The Long Island Sound flooded roads as the storm toppled trees and power lines. Three people died, including a man last seen swimming in heavy surf. Power outages: 594,000, down from a peak of more than 620,000.
Nearly all residents of flood-prone coastal communities in Kent County heeded calls to evacuate. The Rehoboth Beach and Dewey Beach resort communities were flooded. Power outages: 8,900, down from more than 45,000 at the peak.
High wind warnings and a lakeshore flood warning are in effect Tuesday and Wednesday in Chicago. City officials said Lake Shore Drive is expected to remain open.
A winter storm warning was in effect for three southeastern counties. Up to a foot of snow fell at high elevations along the West Virginia border.
Wind gusts topped 60 mph, shutting down the port of Portland and knocking out power to homes and businesses. Power outages: About 25,000, down from a peak of more than 90,000.
Floodwaters swamped touristy Ocean City. In western Maryland, up to two feet of snow tied up traffic. Two people were killed, including a man who died when a tree fell on a house in Pasadena. Power outages: More than 145,000, down from a peak of 290,000.
Strong winds and heavy surf led to mandatory evacuations in sections of coastal Dartmouth and Fall River and voluntary evacuations in other coastal communities. Power outages: 155,000, down from a peak of about 400,000.
Cargo shipping on the Great Lakes was at a standstill because of waves of up to 20 feet. Power outages: More than 150,000.
Politicians canceled visits to the presidential swing state on Monday. A construction worker checking on a job site in Lincoln, N.H., was killed in a landslide. Power outages: About 113,000, down from a peak of 210,000.
The center of the storm came ashore Monday evening near Atlantic City, which was cut off from the mainland by the storm surge along with other barrier islands, stranding residents who ignored warnings to evacuate. A tidal surge sent water into the streets of two northern towns, setting off a frantic rescue effort. There were six deaths. Power outages: 2.3 million, down from a peak of 2.7 million.
A record storm surge that was higher than predicted along with high winds damaged the electrical system and plunged millions of people into darkness. Utilities say it could be up to a week before power is fully restored. A fire burned 50 houses in one flooded section of Queens. There were 25 storm-related deaths, 18 of them in New York City. Power outages: 2.18 million, down from a peak of 2.2 million.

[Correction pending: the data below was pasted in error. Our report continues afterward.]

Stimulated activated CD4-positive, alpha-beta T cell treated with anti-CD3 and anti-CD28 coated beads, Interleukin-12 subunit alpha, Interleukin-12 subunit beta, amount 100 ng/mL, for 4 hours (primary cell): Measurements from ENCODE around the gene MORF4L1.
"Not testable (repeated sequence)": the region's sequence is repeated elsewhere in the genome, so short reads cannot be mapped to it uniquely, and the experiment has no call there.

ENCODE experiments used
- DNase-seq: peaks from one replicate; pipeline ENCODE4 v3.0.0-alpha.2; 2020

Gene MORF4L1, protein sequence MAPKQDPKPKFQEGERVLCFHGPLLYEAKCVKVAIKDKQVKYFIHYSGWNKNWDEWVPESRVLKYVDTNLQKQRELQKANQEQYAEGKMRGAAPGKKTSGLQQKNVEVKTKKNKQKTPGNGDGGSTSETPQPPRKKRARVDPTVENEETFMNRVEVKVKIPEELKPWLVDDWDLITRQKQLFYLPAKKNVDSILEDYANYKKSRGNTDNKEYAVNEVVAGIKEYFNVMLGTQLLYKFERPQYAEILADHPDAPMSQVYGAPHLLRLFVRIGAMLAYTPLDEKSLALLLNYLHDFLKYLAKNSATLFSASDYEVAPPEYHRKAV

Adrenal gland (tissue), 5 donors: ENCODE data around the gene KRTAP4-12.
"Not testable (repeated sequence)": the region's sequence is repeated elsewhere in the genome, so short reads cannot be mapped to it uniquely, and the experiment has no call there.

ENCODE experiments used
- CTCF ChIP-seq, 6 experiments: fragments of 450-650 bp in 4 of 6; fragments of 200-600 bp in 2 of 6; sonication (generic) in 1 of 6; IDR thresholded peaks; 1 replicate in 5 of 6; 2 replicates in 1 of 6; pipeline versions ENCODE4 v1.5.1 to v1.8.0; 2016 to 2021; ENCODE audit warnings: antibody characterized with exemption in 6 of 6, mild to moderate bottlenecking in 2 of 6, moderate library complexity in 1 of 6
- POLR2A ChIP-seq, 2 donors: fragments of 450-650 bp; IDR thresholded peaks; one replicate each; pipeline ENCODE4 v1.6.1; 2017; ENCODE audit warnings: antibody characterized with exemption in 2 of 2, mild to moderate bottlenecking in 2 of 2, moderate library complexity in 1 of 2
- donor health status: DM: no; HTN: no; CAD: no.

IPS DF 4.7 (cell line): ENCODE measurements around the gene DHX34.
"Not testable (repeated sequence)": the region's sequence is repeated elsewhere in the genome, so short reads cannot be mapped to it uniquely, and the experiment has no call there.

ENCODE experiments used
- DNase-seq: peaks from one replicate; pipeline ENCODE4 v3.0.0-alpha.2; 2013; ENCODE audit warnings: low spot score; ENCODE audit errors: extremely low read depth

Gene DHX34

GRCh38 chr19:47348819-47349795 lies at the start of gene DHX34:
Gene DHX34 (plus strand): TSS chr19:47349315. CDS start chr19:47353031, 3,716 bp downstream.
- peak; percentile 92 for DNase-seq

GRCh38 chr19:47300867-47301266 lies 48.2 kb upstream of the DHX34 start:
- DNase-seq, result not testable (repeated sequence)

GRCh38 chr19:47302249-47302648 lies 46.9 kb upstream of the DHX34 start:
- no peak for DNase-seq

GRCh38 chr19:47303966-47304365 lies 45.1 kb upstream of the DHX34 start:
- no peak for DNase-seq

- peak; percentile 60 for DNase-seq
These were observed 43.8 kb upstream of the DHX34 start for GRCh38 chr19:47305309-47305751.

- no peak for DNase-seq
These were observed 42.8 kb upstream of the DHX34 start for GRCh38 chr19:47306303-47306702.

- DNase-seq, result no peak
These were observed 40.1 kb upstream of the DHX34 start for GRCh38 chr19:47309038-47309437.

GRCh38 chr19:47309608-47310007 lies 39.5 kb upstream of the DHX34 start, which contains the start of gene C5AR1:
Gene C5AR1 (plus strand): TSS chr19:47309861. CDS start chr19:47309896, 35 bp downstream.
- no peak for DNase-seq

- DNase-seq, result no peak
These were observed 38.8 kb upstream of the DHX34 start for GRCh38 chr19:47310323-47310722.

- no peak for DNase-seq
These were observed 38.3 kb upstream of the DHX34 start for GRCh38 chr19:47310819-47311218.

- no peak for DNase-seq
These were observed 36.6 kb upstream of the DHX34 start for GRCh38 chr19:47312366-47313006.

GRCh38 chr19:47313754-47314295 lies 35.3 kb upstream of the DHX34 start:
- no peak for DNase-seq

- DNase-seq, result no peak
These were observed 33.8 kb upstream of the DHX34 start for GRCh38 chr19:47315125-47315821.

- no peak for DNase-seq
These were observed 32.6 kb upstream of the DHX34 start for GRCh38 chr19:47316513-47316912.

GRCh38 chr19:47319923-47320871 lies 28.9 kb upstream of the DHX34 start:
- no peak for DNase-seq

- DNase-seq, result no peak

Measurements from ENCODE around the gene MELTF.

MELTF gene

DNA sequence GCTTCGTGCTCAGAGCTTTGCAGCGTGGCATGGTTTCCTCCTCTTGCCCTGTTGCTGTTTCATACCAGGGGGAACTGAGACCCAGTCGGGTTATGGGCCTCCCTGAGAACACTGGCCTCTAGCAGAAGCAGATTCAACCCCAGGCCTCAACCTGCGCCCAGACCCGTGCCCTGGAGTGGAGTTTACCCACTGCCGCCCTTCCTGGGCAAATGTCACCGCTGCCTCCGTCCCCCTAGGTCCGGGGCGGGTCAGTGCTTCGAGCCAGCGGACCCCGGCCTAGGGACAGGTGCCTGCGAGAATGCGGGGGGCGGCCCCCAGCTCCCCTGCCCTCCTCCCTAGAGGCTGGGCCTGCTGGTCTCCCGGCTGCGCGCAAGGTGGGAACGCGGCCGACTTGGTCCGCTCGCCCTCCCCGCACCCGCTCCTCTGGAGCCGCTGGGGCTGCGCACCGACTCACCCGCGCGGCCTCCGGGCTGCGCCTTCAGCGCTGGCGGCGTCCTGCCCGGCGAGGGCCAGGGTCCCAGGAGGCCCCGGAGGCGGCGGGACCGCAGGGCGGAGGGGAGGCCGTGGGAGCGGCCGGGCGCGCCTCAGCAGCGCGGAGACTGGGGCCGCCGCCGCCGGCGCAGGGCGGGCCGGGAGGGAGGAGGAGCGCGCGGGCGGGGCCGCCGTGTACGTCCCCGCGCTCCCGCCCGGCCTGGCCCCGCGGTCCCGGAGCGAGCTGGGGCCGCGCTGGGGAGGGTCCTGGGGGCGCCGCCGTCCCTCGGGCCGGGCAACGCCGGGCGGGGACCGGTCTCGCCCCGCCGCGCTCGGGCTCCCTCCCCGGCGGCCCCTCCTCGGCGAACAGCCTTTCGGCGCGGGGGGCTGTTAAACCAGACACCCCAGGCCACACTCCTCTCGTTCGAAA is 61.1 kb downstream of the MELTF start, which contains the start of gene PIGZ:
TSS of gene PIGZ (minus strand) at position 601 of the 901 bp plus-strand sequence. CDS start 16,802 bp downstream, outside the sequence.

Parts of western North Carolina were under a winter storm warning, where a foot of snow had fallen in higher elevations. A woman who was pulled from the Atlantic after abandoning a tall ship was among two dead. Power outages: A high of 126,000, down to fewer than 400.
The Cleveland area and northeast Ohio were being slammed with rain and high winds. Snow was reported in some parts south of Cleveland and south of Columbus. A pair of car crashes on icy roads in northwest Ohio killed two people. Power outages: More than 250,000.
Wind and flooding closing more than 200 bridges and roads. Five people died, including an 8-year-old boy who was killed when a tree limb fell on him. Power outages: 933,000, down from a peak of 1.2 million.
The storm surge destroyed beach cottages and flooded businesses. Providence’s hurricane barrier performed well in one of its biggest tests. Power outages: About 80,000, down from more than 115,000 at the peak.
Nearly two feet of heavy, wet snow fell in the Great Smoky Mountains National Park. Hikers coming off sections of the Appalachian Trial reported tangles of fallen trees and waist-deep drifts.
Winds knocked down trees and power lines, and schools were closed. Power outages: 3,550, down from a peak of more than 10,000.
Utilities brought in crews to help restore power after high winds and snow. A curfew was ordered Monday on Chincoteague Island. Two people died in storm-related traffic accidents. Power outages: More than 128,000, down from a peak of more than 180,000.
Federal and local governments were closed Tuesday along with the courts and public schools. Power outages: Nearly 9,000, down from a peak of about 25,000.
Some areas were buried under more than a foot of snow. A woman was killed in a traffic crash. Power outages: More than 268,000.
A village along Lake Michigan suggested residents evacuate Tuesday morning because of the possibility of dangerously high waves and flooding.